“I promised myself that I wouldn't put a song on the album unless it was pure – the delivery, the recording, every lyric, every note, I just wanted it all to be true and pure,” he reflects. “I just wanted to tell the truth and I wanted to tell the riddle of my heart. Some of the songs are heart-on-sleeve and you can tell exactly what I'm talking about, but some of it is metaphor and I wanted to weave this riddle together: the riddle of my heart. More than anyone else it was more for my own self to unravel this riddle – it's like the meaning of life, isn't it, trying to understand the riddle of your heart.”
As cohesive as the album sounds it actually had quite a far-flung geographical genesis, more by circumstance than design.
“There were three main places. After my open-heart surgery, I was recuperating at home in the mountains here,” Felice offers of the recording process, referring to his home in the picturesque Catskill Mountains, “and I was blessed enough that my aunt is a nurse in the hospital here, and she sprung me out of the hospital two days after my open-heart surgery so that I could recover in the fresh air and the mountains. Thank the gods for that, because the hospital is the last place you want to be when you're trying to get better.
“So I set up a microphone in my barn as soon as I could walk and start to sing – a couple of weeks after the surgery – and I started to record these ideas, because I was on heavy doses of morphine and I wanted to capture these songs that were coming out. Then our beautiful daughter was born at home with a midwife and that inspired a lot of it as well, so I started recording in my barn, really lonely, and then I realised that some of these songs I wanted to bring to life and flesh out. I knew I wanted a lot of it to be really stripped-down and naked, really empty like some of my favourite records like Nick Drake's Pink Moon or Nebraska by The Boss – those kind of records where you feel like you're in a hotel room with the guy or the girl – so I went down and did a few songs with my brothers in an old abandoned high school on the Hudson River, so it was a really haunted, very intense experience there. That yielded some of the great songs on the record – Hey Bobby Ray, Ballad Of Sharon Tate and Stormy-Eyed Sarah.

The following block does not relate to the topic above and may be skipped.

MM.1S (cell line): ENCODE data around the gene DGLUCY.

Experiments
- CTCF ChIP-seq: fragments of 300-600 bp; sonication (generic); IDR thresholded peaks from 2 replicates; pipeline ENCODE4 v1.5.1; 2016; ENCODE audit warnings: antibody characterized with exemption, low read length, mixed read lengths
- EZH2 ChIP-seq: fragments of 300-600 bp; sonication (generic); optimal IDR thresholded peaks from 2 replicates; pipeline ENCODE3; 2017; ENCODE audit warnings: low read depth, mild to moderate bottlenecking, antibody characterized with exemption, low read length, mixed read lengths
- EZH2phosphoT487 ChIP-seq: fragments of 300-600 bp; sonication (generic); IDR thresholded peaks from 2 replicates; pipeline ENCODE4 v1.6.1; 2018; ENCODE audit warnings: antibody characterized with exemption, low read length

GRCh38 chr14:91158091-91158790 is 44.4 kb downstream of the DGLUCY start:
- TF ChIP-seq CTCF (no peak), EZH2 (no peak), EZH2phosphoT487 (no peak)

“Then we came back up to my barn and my friend Ben Lovett from Mumford & Sons came up and stayed with me and we recorded the song Gimme All You Got. He said, 'Man, next time you're in London let's do another one'. So I just had this song I wrote at the same time Pearl was born, You And I Belong – which is just a song about giving praise and thanks for every morning, every breath really – and I took it to London and Ben took me out to this old church called The Crypt. It's a studio in Crouch End, where the Traveling Wilburys made their records, and Ben brought the song to life and wrote these beautiful harmonies. I was really just following the whisper, following that divining rod to the water, and it really worked.
“It took me a year to make the record and I didn't want to be in a million dollar studio with the clock ticking, I wanted to make it in a real environment because I wanted it to feel real and pure with life, like the best records feel – they feel like life, they don't feel like a digital moment.”